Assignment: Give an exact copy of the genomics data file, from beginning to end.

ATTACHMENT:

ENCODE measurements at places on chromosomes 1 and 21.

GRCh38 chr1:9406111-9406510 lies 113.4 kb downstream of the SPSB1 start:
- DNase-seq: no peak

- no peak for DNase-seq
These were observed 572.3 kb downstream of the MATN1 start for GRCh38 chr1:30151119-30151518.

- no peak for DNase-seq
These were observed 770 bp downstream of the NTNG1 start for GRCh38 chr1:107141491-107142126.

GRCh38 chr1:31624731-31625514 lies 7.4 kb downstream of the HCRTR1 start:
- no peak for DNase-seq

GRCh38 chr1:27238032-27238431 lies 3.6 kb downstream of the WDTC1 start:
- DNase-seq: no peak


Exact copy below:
ENCODE measurements at places on chromosomes 1 and 21.

GRCh38 chr1:9406111-9406510 lies 113.4 kb downstream of the SPSB1 start:
- DNase-seq: no peak

- no peak for DNase-seq
These were observed 572.3 kb downstream of the MATN1 start for GRCh38 chr1:30151119-30151518.

- no peak for DNase-seq
These were observed 770 bp downstream of the NTNG1 start for GRCh38 chr1:107141491-107142126.

GRCh38 chr1:31624731-31625514 lies 7.4 kb downstream of the HCRTR1 start:
- no peak for DNase-seq

GRCh38 chr1:27238032-27238431 lies 3.6 kb downstream of the WDTC1 start:
- DNase-seq: no peak